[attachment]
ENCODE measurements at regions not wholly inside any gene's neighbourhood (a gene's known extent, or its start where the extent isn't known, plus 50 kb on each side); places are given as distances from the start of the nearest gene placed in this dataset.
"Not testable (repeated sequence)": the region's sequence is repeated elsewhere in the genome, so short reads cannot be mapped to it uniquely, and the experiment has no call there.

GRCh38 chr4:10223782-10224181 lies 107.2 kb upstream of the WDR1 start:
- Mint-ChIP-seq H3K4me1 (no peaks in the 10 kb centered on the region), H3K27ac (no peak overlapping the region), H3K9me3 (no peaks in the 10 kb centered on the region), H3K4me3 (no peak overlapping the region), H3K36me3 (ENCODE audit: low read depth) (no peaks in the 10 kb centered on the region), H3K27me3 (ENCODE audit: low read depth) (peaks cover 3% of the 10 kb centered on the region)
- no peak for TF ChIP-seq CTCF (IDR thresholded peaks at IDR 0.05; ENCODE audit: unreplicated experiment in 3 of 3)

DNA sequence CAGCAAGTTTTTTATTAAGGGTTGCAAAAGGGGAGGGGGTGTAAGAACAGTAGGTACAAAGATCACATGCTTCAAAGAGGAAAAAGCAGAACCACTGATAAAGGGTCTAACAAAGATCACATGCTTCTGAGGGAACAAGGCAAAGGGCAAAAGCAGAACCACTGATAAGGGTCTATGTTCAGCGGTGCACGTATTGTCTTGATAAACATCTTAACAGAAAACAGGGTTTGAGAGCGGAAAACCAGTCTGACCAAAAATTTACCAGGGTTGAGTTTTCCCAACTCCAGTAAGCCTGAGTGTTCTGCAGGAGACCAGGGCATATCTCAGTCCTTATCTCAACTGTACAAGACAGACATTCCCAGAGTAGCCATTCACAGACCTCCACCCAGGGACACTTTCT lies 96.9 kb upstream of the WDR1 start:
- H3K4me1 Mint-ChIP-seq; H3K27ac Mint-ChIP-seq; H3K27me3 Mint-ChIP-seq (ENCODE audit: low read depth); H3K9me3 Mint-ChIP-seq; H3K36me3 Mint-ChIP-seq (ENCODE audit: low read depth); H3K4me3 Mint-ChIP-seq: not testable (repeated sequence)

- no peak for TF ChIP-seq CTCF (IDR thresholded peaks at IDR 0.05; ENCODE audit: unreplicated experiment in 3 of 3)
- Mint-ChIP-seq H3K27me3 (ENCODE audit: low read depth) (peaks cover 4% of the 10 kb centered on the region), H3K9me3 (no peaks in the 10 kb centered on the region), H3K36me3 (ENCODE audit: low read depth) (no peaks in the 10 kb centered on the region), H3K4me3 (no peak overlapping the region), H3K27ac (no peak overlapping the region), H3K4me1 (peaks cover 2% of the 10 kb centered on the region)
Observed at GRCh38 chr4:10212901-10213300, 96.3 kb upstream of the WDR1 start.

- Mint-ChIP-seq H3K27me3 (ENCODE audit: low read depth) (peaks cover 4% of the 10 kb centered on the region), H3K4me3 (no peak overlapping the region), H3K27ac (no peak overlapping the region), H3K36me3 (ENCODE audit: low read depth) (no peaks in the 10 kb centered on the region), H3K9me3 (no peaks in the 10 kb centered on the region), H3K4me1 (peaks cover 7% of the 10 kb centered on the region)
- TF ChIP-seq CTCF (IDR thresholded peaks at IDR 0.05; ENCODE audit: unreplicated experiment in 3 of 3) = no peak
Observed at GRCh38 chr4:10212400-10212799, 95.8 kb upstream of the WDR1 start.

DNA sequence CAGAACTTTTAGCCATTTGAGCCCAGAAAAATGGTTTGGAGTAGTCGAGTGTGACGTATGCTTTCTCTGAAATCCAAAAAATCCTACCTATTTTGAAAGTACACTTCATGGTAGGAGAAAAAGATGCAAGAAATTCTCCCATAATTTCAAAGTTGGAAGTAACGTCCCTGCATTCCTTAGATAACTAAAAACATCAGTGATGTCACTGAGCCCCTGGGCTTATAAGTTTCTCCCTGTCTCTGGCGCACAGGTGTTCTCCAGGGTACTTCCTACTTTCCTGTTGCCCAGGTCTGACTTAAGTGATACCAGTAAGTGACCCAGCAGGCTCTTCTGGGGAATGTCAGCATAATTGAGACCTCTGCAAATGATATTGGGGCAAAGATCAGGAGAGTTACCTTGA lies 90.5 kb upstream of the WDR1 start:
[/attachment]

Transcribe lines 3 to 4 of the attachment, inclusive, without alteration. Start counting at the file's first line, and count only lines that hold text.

GRCh38 chr4:10223782-10224181 lies 107.2 kb upstream of the WDR1 start:
- Mint-ChIP-seq H3K4me1 (no peaks in the 10 kb centered on the region), H3K27ac (no peak overlapping the region), H3K9me3 (no peaks in the 10 kb centered on the region), H3K4me3 (no peak overlapping the region), H3K36me3 (ENCODE audit: low read depth) (no peaks in the 10 kb centered on the region), H3K27me3 (ENCODE audit: low read depth) (peaks cover 3% of the 10 kb centered on the region)